Now Alkalines. These are simply bases that are soluble in water and can neutralize acids. So, with coffee being acidic and eggshells being alkaline, you can see why eggshells will neutralize bitter coffee.
But do eggshells in coffee really work? That’s what I tested!
I could have tested this with making any coffee method, but cowboy coffee is the best way of testing this out because, by its very nature, cowboy coffee will have the highest chance of being bitter. Boiling coffee grounds and essentially re-cooking coffee in the pot can make a bitter brew.
Combined with the chance of over extracting the coffee grounds by letting the pot cook your grounds for too long. When the extraction process begins, the good flavors we want from coffee come out first, followed by unpleasant flavors we don’t want.
Same thing with making coffee with a French press; letting it sit too long will make your coffee bitter as well.
Eggshells in Coffee Results
It might have been in my head, but I did taste a difference. I also used Robusta coffee beans because they are more on the bitter side, with an extra caffeine kick. Will I make coffee with eggshells again? Probably not, but I would if I go camping with a group just for the novelty.
Robusta beans are usually only used for blending. Please take a look at my article, all about blending different coffee beans, for further detail.
Best Way to Adjust The Strength of Cowboy Coffee
As a general rule, it’s 2 tablespoons of coffee to your pot for every 8 ounces of water. This amount of coffee to water ratio will produce great coffee. If you’re the kind of person that likes a real strong cup, add more grounds to the pot and add another minute or two for full extraction of the coffee beans.
Adding time to will make a stronger cup, but it can make your coffee a little bitter as well. So, it might take some trial and error until you find your perfect ratio of time, grounds, and water.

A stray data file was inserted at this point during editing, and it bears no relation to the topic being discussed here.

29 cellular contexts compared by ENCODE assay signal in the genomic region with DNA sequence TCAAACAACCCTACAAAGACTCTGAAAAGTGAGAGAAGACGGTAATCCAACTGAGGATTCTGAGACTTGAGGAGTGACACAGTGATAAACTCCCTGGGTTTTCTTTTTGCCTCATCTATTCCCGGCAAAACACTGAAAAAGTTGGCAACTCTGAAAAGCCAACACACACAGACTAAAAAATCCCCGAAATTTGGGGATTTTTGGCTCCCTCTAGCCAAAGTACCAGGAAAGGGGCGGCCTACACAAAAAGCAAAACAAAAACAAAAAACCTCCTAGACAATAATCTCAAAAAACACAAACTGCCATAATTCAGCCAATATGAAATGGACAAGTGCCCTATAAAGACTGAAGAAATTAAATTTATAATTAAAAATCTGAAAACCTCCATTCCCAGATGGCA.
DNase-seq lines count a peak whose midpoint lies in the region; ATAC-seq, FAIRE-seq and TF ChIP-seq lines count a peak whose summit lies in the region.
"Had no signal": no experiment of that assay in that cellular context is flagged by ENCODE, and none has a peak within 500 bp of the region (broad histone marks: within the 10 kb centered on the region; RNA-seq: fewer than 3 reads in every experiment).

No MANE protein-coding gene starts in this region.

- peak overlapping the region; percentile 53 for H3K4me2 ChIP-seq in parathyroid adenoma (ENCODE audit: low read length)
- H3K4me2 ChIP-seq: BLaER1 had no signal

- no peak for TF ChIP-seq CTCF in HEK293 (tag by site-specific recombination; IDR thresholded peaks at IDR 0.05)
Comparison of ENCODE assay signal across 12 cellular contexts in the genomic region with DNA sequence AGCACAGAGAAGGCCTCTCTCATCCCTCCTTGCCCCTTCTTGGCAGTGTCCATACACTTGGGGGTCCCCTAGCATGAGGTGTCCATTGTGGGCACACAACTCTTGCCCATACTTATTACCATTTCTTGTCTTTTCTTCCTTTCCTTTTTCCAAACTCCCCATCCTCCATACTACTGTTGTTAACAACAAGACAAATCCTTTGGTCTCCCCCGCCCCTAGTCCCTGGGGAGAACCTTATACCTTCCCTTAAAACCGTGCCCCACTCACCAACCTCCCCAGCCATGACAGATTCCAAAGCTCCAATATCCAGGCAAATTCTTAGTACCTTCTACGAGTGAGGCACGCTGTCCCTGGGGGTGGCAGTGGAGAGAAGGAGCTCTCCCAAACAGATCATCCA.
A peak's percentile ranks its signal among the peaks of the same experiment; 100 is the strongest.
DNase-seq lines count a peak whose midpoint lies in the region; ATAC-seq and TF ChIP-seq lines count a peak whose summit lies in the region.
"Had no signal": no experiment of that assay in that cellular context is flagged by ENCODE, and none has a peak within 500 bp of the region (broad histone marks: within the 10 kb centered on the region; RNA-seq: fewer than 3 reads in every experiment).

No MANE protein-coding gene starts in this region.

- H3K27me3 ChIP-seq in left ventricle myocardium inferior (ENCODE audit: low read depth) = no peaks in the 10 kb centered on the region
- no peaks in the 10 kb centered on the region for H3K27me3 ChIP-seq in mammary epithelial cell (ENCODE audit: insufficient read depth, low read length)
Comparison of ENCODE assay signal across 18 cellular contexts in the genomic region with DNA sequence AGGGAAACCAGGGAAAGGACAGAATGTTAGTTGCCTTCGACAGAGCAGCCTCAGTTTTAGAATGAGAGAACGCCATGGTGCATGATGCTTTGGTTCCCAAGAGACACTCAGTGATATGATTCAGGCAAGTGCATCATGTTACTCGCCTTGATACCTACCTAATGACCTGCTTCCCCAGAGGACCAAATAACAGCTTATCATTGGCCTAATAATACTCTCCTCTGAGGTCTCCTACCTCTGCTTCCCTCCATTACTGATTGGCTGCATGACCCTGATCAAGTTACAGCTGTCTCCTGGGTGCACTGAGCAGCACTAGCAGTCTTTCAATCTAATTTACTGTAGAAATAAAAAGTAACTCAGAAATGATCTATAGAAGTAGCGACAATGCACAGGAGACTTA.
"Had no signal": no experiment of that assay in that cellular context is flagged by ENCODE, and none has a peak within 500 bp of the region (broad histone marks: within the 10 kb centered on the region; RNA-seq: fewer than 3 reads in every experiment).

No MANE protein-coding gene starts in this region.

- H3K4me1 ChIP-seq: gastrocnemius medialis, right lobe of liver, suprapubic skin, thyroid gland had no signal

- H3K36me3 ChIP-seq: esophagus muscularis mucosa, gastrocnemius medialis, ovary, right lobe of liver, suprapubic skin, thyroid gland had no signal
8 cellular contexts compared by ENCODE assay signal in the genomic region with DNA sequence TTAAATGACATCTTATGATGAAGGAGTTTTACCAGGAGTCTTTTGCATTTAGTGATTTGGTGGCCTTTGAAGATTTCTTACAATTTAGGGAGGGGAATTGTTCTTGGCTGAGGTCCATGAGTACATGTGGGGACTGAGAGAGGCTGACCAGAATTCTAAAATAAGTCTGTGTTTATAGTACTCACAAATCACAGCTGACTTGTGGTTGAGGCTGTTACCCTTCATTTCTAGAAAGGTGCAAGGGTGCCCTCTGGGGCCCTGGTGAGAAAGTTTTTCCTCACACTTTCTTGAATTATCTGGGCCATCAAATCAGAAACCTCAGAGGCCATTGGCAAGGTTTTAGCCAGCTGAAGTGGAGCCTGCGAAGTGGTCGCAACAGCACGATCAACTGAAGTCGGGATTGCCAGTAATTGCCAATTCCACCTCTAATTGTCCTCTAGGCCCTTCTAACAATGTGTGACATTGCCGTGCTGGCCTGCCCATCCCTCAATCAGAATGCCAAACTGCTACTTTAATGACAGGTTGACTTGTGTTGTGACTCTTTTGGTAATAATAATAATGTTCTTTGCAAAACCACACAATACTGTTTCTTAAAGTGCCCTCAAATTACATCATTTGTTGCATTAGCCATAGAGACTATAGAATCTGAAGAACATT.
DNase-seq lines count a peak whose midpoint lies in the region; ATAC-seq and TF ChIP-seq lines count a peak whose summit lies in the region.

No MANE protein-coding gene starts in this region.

If you want more caffeine in your coffee, check out this Dalat Highlands Robusta Whole Bean Coffee. This is the coffee that I use to test out all the different coffee beans in my articles.
Robusta coffee beans have almost twice as much caffeine as the generally preferred arabica coffee beans you’ll find in most stores of cafes.
If you still want more kick to your cup, take a look at my article about coffee-making methods that will yell the most caffeine per cup in my article, Medium vs. Dark Roast Caffeine!
How Does Cowboy Coffee Taste Compare to Other Brewing Methods
It’s just a stronger way to make a cup of coffee. It really reminds me of French press coffee, in that it’s a strong cup with all the oils from the beans still inside.
Cowboy coffee is by no means a “clean cup of coffee.” If you served someone a cup from this method along with a pour-over, even the average joe would know the difference.
How Does It Compare to a Coffee Percolator
Why not just use a percolator so you don’t have to mess with the grounds?
If you have a coffee percolator and don’t mind messing with a few extra parts, then you might as well just use that. I’ve been drinking coffee with both of these methods for about a week now, and they taste just about the same to me.
This makes sense, though. Both of these brew methods will make a bold, strong cup of coffee. They are also reheating and coffee already made, giving the final pot of brewed coffee the same flavor.
After drinking coffee from both methods, I think I like percolator coffee more. This might just be nostalgia, as this is how the adults made coffee while camping when I was little.
If you’re looking for percolator, check out the one I have here.
What Kind of Camping Stove To Use With Cowboy Coffee
If you’re going to be using this method, you’re probably going to be car camping. I can’t imagine hiking with this pot hanging off my backpack, but maybe you’re into that.
Anyways, I wanted to show the size of the bottom of the pot on a camping stove.
My small MSR gas canister stove is a little too small. With the pot boiling and the water rolling, it did seem a little top-heavy. A wood-burning stove or a stove with a bigger base is probably a better option.
If you’re at a campsite without a firepit, you can use a portable wood-burning stove. They fold flat to stuff in a camping backpack, so they stay out of the way.
They make a few different kinds of wood-burning stoves: square and round ones of all different sizes. Click on the picture below to see every size and explain what they are all good for.
What To Do With the Left Over Coffee
If you make too much coffee, it doesn’t have to go to waste. Pour the leftover coffee into a container and put it in your cooler.
This will make great iced coffee for later that’s perfect in the summertime. It’s a great idea to use your brewed coffee for ice cubes so your coffee won’t taste diluted.
I wrote an article in detail on how to make the best iced coffee at home.
It’s fun to try new ways of making our favorite beverage. Even if you don’t make cowboy coffee daily, it’s a great way of showing off your skills when you get a chance when camping!